Witness must identify signatures on the will to prove its legitimacy: High Court of Delhi
When a will is presented before the court for grant of probate, the legitimacy of the will can be proved when the witness identifies the signatures of the other witness and the testator as per the procedure mentioned under Section 63 of the India Succession Act. This was decided in the case of Nikhil Nanda & Anr Vs. State of Nct Of Delhi [TEST.CAS. 40/201] by Hon’ble Justice V. Kameswar Rao in the High Court of Delhi.
This petition under Section 276 of the Indian Succession Act, 1925 was initially filed by two petitioners who are the children of the deceased with the prayer for grant of probate of the will in the favor of the petitioner. It is stated in the petition that petitioner being the appointed executor / administrator to the Will has distributed amongst the beneficiaries the immovable property(s) mentioned in the Will and also the movable properties. Affidavits supporting the petition / ‘No Objections’ had been filed by the petitioner to the effect that they do not have any objection if the relief as prayed for.
After recording the contentions placed by both the parties, the court produced Section 68 of the Indian Evidence Act, 1872 wherein it is mentioned that proof of execution of document required by law to be attested. It observed that, If a document is required by law to be attested, it shall not be used as evidence until one attesting witness at least has been called for the purpose of proving its execution, if there be an attesting witness alive, and subject to the process of the Court and capable of giving evidence.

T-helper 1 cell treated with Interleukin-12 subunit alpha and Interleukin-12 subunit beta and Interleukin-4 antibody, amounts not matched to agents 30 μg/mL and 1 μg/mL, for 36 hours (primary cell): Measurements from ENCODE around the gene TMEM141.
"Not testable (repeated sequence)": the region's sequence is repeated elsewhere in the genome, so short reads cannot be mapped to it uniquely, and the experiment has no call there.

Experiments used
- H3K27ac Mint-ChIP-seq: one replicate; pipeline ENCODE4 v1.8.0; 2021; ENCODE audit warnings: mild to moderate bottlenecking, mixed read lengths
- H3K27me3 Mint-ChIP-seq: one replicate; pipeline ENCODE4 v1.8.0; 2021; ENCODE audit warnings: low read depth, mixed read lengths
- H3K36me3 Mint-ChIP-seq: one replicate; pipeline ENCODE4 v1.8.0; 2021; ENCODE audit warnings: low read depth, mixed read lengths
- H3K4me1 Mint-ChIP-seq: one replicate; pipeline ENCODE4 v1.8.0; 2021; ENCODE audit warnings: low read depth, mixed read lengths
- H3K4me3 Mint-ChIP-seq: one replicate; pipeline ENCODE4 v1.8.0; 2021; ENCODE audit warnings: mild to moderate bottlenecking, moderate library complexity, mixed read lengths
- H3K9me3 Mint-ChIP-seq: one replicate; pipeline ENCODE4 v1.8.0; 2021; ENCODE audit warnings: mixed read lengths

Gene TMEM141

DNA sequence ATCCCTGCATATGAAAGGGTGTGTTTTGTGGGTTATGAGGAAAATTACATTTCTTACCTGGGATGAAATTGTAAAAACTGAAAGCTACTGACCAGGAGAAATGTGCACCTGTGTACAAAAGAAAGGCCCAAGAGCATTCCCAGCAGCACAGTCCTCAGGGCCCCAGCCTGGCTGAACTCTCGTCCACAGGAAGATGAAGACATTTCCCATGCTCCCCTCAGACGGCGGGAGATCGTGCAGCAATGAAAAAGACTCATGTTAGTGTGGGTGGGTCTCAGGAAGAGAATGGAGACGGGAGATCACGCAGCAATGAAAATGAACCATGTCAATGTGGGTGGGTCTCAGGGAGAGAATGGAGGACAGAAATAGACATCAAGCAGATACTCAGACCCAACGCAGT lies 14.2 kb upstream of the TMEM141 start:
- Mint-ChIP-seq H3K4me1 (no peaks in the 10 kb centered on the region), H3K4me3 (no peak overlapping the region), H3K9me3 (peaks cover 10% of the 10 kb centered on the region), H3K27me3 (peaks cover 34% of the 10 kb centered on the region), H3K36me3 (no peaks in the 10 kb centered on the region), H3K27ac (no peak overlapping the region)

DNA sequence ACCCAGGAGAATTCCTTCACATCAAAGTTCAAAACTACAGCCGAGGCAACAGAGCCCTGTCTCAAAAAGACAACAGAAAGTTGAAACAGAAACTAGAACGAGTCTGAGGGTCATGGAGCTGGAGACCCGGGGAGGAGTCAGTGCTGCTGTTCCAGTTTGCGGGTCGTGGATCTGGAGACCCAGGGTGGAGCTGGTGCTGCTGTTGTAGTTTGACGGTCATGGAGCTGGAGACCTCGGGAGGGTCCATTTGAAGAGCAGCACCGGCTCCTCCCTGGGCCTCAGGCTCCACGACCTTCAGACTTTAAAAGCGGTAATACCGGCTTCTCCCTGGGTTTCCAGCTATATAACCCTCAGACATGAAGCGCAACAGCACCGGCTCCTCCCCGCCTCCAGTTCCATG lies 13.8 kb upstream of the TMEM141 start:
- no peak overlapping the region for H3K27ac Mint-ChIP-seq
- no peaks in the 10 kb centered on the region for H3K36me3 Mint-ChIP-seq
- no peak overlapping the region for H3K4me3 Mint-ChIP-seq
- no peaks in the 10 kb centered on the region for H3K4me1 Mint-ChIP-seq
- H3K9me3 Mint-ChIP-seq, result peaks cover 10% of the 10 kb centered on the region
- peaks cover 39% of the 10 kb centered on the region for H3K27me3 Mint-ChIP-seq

The said attesting witnesses have not been cross-examined neither by the Counsel for the State nor by the Counsel for respondent. From the contents of the affidavits of the attesting witness, the court has recorded that Late Rajan Nanda @ R.P. Nanda had executed the Will in their presence and they have signed the will as attesting witness in the presence of each other as well as the testator.
However the court highlighted the inconsistency of the witness by saying “But at no place, the attesting witnesses say that, they identify the signatures of the executant and the signature of the other attesting witness on the document and without which a document such as the Will cannot be said to have been proved. As per conjoint reading of Section 63 of the India Succession Act, 1925 and Section 68 of the Indian Evidence Act, 1872, if a document is alleged to be signed by any person the sign must be proved. To prove the sign the witness has to identify the signatures on the document”
It finally said that the requirement of Section 63 ISA has not been fulfilled as the said attesting witnesses, to prove the document as Will, were required to depose compliance of each of the three ingredients of Section 63 of ISA. Hence the petition was disposed.